A Travellerspoint blog

Patagonia - Part 1

Bariloche and Ruta 40

all seasons in one day 12 °C
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We stumbled bleary eyed off the 17 ½ hour bus ride to Bariloche and caught our first glimpse of the Andes – a range of mountains that runs almost the entire length of South America.

Bariloche itself is nestled in amongst the Andes on the edge of an huge alpine lake, Lago Nahuel Huapi and is surrounded by trees. It reminded us of Queenstown (and services several ski-fields) although the town itself appears to be trying to imitate Switzerland, with wooden buildings and St Bernards roaming the streets.

Bariloche_Photos-1.jpg Bariloche_Photos-8.jpg

While we had blue sky for our first afternoon in Bariloche, it was howling a gale and the next day brought rain and drizzle. Despite the weather we hired a car with two German girls from our hostel to drive the La Ruta de los Siete Lagos (Road of the Seven Lakes), a picturesque route on gravel roads north from Bariloche to San Martin. The road was spectacular and would have been even better if the clouds had not prevented us from from getting a good view of the mountains surrounding each of the lakes. Lots of photos included in the gallery.


The next day a huge storm kept us inside with wind, rain and SNOW! It did not snow much in Bariloche itself but the surrounding mountains were covered the next morning.


We woke up to blue sky and took a bus south for the day to a town called El Bolson. Thanks to the snow, even the bus trip was amazing. In El Bolson we visited the local hippy market which only allows goods which have been handmade to be sold. We bought some excellent food – think raspberry and cream waffles for breakfast, immediately followed by a lunch of giant chicken and schnitzel sandwiches costing around four dollars each and listened to some Jazz at a local festival. For the afternoon we hired mountain bikes and rode into the surrounding hills, searching for the perfect vista and the most difficult off-road tracks to test Jess's skills on the bike.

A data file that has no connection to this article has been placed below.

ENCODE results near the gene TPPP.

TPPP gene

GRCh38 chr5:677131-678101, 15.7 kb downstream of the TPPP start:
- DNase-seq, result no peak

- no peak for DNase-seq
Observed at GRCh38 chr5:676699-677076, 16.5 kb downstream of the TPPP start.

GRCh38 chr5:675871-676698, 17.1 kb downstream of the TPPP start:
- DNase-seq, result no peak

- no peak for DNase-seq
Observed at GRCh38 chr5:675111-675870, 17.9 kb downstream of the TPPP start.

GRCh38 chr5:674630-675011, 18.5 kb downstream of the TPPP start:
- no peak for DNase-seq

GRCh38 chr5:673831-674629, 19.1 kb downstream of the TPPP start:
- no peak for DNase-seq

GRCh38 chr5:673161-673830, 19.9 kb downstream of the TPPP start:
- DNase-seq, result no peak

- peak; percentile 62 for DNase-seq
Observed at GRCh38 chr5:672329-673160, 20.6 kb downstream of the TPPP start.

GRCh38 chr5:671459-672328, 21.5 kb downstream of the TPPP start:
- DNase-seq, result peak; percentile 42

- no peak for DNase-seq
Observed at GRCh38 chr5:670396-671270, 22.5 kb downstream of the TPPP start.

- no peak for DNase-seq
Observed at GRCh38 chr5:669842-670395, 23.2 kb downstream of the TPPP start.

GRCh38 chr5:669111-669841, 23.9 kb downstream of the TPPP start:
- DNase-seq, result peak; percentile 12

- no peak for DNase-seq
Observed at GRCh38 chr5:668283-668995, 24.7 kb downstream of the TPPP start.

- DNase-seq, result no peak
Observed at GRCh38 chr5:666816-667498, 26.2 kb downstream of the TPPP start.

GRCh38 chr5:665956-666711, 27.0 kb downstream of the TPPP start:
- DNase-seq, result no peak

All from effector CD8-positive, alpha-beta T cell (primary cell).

Our last day in Bariloche was spent walking around an area further along the lake front called Llao Llao, where there is an enormous state built hotel. It looked like it would be an amazing place to stay, set against the foot of Monte Tronador (3500m), surrounded by lakes and including a private golf course within its grounds, but unfortunately, I think one nights accommodation there is about 4 times our entire daily budget.


Our next destination was El Chalten, some 1400km's to the South and on the road travel time of around 24 hours. To get there we decided to split the trip over two days and bus through a segment of Ruta 40, a famous Argentinian road that stretches more than 5000 km (almost the entire length of the country) from Cabo Virgenes in the south to La Quica in the north.


As we moved south from Bariloche the road left the Andes behind, with the mountains gradually flattening out into a vast expanse known as the Patagonian Steppe – a barren, sparse region of endless nothingness and terrible pizza restaurants, which provided the perfect opportunity for neverending road shots (see gallery).


The land is clearly farmed but appears so arid that you rarely see large groups of animals and the only signs of human life are the occasional vehicle overtaking or passing in the other direction. To give you an idea of size we briefly visited an Estancia (farm) on day two which covered more than 40,000 hectares.

Despite the monotony I enjoyed watching the landscape pass by (although Jess had an alternative opinion) and the day was made more interesting by the bus regularly breaking down. Que departure of the drivers (apparently also mechanics) from the bus to tinker, restart the engine and then hopefully continue driving. Given that we were literally in the middle of no where with no cell phone reception the buses incessant beeping was slightly concerning and the regularity of breakdowns steadily increased until we seemed to be stopping every 10 minutes over the last 100 km. Luckily the bus limped into our stopover for the night only a couple of hours behind schedule.

In the morning of the second day we went to see some UNESCO protected ancient cave paintings at a nearby Estancia (farm). The paintings themselves were more than 8000 years old and while Jess and I were not blown away by their artistic skills, the canyon they were situated in was really interesting and I have attached photos of both. It was then back onto the bus (a new one) for the remaining 600km, this time with the majority of the distance on unsealed gravel roads.


Forty hours after we departed Bariloche we left the Steppe behind and headed back into the Andes to arrive in El Chalten – a tiny postcard perfect village lying in the midst of the Andes enclosed by granite cliffs on all sides. We happily said goodbye to our bus and collapsed into bed. I'll provide an update on El Chalten when we leave in a couple of days.